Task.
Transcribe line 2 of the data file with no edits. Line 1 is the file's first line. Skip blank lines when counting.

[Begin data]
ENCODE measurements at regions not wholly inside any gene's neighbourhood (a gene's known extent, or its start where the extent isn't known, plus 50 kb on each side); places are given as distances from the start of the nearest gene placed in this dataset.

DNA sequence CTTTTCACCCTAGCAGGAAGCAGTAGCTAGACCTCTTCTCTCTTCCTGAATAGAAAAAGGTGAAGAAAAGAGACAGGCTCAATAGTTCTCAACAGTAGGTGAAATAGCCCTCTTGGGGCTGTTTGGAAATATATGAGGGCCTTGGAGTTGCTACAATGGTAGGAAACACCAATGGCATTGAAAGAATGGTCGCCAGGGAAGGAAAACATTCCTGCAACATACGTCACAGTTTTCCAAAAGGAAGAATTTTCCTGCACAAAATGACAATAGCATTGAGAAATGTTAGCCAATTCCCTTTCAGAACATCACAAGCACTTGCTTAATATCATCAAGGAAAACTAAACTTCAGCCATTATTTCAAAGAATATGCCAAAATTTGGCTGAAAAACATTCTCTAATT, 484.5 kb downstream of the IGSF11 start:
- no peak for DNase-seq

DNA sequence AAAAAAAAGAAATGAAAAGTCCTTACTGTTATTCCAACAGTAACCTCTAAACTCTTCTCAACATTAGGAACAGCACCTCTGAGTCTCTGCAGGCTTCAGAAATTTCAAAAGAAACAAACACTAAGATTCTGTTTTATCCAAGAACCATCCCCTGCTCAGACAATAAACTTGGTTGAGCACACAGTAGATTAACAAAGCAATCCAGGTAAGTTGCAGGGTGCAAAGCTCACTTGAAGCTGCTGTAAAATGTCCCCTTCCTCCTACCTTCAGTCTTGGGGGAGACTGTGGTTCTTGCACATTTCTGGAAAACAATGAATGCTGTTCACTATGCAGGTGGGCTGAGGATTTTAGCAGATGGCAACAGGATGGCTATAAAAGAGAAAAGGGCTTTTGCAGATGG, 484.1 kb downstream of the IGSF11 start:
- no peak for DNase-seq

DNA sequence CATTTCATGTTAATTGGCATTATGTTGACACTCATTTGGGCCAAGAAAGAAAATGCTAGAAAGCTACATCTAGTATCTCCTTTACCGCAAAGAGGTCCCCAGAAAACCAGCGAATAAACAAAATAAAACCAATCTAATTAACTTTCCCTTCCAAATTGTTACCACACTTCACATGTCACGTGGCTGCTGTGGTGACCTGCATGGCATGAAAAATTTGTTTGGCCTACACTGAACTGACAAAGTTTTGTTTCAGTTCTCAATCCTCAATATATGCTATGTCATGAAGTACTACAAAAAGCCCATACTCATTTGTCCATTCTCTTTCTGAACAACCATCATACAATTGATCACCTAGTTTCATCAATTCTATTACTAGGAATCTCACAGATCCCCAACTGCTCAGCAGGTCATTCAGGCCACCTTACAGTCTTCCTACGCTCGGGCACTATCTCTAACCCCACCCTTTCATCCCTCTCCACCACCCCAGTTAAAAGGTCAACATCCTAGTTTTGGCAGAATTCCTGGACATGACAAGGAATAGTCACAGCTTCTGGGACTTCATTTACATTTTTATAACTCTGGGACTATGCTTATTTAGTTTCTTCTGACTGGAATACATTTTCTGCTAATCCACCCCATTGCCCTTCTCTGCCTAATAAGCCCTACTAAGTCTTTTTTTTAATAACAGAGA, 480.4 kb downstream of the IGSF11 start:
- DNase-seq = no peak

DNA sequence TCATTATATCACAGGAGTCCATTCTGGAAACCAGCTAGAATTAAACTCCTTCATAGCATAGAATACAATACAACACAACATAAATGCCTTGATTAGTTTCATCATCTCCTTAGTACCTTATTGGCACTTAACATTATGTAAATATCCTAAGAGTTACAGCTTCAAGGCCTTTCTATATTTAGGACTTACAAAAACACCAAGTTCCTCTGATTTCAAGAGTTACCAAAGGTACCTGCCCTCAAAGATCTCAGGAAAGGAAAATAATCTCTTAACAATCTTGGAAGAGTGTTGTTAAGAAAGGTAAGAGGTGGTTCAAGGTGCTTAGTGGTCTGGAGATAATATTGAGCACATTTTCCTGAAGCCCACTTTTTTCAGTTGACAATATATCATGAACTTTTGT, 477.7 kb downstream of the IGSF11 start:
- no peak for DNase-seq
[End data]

DNA sequence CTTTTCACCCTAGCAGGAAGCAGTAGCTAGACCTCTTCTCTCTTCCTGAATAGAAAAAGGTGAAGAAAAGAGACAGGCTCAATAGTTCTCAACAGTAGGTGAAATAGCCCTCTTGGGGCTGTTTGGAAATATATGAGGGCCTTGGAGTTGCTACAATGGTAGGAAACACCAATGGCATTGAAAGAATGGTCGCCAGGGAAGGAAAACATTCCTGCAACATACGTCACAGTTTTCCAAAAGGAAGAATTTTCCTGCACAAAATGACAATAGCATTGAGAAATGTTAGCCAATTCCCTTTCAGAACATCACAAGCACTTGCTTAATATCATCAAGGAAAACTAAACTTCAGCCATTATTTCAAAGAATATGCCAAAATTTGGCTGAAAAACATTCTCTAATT, 484.5 kb downstream of the IGSF11 start: